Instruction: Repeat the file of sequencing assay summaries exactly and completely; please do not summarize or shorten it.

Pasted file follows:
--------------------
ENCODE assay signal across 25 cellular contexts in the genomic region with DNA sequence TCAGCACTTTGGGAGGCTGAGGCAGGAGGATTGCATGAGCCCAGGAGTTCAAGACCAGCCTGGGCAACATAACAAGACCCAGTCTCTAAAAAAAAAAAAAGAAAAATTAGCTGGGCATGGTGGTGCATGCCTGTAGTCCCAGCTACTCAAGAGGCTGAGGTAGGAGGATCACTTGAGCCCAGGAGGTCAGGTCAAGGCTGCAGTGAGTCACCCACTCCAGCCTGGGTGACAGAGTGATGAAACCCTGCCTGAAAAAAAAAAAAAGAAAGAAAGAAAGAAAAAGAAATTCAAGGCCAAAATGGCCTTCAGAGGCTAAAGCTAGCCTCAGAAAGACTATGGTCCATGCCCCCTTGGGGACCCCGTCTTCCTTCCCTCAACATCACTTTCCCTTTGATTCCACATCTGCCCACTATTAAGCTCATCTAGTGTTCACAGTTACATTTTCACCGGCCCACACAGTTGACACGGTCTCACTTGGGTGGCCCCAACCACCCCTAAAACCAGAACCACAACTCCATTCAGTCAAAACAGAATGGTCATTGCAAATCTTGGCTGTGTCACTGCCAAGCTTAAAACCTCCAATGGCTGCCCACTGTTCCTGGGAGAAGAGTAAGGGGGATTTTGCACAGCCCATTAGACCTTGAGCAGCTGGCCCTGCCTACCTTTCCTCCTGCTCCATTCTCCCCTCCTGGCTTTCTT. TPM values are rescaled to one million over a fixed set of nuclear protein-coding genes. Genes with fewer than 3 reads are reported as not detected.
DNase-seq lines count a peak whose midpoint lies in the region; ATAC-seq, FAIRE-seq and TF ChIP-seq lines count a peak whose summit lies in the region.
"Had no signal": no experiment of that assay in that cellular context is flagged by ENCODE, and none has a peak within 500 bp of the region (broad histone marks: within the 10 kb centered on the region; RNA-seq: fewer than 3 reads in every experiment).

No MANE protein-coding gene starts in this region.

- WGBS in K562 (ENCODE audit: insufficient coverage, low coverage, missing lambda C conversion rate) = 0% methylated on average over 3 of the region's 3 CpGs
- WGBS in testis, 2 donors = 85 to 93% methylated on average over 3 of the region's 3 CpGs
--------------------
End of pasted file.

ENCODE assay signal across 25 cellular contexts in the genomic region with DNA sequence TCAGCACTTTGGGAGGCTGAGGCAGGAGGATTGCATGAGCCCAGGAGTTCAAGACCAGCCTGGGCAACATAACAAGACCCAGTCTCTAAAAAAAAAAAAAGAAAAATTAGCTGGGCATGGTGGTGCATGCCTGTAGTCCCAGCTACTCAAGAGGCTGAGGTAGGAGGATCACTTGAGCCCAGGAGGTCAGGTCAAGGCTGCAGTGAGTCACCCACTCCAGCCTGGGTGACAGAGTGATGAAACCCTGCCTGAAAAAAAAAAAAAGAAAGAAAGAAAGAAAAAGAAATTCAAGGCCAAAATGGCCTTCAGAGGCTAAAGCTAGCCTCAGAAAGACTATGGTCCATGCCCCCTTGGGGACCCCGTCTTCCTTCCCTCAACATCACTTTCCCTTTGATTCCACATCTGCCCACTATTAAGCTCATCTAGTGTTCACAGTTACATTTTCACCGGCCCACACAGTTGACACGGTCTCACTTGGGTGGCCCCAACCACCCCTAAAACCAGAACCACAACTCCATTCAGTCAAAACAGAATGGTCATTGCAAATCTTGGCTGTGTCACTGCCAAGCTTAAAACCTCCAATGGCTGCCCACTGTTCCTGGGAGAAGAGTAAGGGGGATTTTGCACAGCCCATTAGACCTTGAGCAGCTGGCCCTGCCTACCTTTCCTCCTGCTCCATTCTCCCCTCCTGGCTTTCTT. TPM values are rescaled to one million over a fixed set of nuclear protein-coding genes. Genes with fewer than 3 reads are reported as not detected.
DNase-seq lines count a peak whose midpoint lies in the region; ATAC-seq, FAIRE-seq and TF ChIP-seq lines count a peak whose summit lies in the region.
"Had no signal": no experiment of that assay in that cellular context is flagged by ENCODE, and none has a peak within 500 bp of the region (broad histone marks: within the 10 kb centered on the region; RNA-seq: fewer than 3 reads in every experiment).

No MANE protein-coding gene starts in this region.

- WGBS in K562 (ENCODE audit: insufficient coverage, low coverage, missing lambda C conversion rate) = 0% methylated on average over 3 of the region's 3 CpGs
- WGBS in testis, 2 donors = 85 to 93% methylated on average over 3 of the region's 3 CpGs